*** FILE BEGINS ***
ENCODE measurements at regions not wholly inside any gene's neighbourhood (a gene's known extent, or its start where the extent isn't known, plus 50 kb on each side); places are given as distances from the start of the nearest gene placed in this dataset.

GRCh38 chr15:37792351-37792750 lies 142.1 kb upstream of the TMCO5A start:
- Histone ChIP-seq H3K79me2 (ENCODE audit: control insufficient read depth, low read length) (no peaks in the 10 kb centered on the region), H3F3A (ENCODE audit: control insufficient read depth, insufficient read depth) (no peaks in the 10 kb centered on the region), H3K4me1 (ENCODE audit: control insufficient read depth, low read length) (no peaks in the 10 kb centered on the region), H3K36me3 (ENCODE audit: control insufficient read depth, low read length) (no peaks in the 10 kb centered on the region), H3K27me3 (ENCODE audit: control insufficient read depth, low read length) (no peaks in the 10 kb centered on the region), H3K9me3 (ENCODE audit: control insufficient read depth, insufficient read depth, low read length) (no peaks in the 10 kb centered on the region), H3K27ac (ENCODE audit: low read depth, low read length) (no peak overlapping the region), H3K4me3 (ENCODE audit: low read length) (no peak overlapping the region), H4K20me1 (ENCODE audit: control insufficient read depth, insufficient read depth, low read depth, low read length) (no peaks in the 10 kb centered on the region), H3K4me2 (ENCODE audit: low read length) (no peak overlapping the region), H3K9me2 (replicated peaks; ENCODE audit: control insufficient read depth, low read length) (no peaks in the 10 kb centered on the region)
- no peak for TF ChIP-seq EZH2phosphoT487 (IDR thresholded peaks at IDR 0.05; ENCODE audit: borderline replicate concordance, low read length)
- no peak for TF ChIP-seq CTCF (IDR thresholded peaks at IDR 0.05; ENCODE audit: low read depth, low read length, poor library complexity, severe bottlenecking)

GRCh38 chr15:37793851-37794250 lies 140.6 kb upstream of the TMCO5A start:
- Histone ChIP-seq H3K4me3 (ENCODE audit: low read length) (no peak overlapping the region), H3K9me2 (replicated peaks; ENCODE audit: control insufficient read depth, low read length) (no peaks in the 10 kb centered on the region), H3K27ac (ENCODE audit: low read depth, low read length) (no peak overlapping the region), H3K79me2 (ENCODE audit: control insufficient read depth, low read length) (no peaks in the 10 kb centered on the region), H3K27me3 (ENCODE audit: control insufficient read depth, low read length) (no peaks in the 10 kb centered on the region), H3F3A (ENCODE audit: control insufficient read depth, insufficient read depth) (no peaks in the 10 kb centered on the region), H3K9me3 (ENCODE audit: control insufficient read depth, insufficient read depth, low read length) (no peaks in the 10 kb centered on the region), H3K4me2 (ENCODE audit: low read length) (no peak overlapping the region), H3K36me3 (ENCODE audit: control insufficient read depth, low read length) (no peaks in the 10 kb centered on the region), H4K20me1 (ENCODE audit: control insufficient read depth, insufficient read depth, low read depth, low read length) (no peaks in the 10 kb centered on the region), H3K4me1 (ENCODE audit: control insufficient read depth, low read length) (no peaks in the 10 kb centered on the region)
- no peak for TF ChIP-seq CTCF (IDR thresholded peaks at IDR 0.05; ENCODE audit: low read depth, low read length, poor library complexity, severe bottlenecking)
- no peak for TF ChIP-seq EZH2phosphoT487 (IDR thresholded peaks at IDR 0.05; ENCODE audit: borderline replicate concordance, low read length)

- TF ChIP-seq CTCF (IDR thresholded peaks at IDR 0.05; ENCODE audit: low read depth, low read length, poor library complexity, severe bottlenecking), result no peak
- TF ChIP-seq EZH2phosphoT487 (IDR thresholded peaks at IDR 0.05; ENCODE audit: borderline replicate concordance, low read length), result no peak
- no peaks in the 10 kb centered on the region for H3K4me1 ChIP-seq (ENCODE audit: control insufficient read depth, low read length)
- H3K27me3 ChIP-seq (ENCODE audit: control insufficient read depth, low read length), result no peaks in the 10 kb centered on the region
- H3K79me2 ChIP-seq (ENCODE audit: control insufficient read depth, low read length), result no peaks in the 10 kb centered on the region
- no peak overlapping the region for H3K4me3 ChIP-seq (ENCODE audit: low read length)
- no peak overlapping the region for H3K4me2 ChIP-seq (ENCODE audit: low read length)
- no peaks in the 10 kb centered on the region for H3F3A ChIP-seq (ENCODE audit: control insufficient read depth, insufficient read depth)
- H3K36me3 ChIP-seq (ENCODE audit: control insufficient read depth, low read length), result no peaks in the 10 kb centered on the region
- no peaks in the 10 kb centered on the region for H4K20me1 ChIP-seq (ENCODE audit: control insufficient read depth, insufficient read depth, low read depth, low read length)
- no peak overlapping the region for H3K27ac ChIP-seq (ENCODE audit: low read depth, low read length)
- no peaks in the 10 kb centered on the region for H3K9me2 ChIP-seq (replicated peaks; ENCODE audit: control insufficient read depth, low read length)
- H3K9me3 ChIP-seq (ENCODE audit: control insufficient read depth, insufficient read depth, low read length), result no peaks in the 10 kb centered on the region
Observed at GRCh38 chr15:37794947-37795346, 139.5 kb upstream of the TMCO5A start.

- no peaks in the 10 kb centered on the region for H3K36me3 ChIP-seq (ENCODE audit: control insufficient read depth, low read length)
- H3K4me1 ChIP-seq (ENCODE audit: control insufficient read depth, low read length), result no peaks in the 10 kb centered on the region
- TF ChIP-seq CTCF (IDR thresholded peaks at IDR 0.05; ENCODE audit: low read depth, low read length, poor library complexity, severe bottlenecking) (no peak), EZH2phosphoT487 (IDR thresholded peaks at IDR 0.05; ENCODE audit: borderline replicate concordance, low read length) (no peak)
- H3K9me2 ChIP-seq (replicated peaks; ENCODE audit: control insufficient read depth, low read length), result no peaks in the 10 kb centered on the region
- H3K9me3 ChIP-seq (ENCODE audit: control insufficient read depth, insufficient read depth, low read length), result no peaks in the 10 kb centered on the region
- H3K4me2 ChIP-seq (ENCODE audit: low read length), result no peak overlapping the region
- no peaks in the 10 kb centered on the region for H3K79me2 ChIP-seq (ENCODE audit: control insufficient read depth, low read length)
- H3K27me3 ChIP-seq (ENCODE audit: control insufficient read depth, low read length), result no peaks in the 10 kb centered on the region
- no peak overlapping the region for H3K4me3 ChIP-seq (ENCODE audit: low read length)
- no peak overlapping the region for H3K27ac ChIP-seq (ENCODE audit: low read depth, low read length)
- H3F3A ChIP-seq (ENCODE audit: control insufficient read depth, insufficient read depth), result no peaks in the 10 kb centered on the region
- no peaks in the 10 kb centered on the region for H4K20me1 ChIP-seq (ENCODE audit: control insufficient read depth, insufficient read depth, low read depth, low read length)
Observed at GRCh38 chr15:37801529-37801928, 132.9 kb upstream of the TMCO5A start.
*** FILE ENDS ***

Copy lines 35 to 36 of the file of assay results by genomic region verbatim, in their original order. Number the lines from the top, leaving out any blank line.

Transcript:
- no peaks in the 10 kb centered on the region for H4K20me1 ChIP-seq (ENCODE audit: control insufficient read depth, insufficient read depth, low read depth, low read length)
Observed at GRCh38 chr15:37801529-37801928, 132.9 kb upstream of the TMCO5A start.